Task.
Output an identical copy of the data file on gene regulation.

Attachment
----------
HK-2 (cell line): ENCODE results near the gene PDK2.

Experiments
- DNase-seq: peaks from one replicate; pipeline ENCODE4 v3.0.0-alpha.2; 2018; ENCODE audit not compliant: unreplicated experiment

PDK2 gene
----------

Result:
HK-2 (cell line): ENCODE results near the gene PDK2.

Experiments
- DNase-seq: peaks from one replicate; pipeline ENCODE4 v3.0.0-alpha.2; 2018; ENCODE audit not compliant: unreplicated experiment

PDK2 gene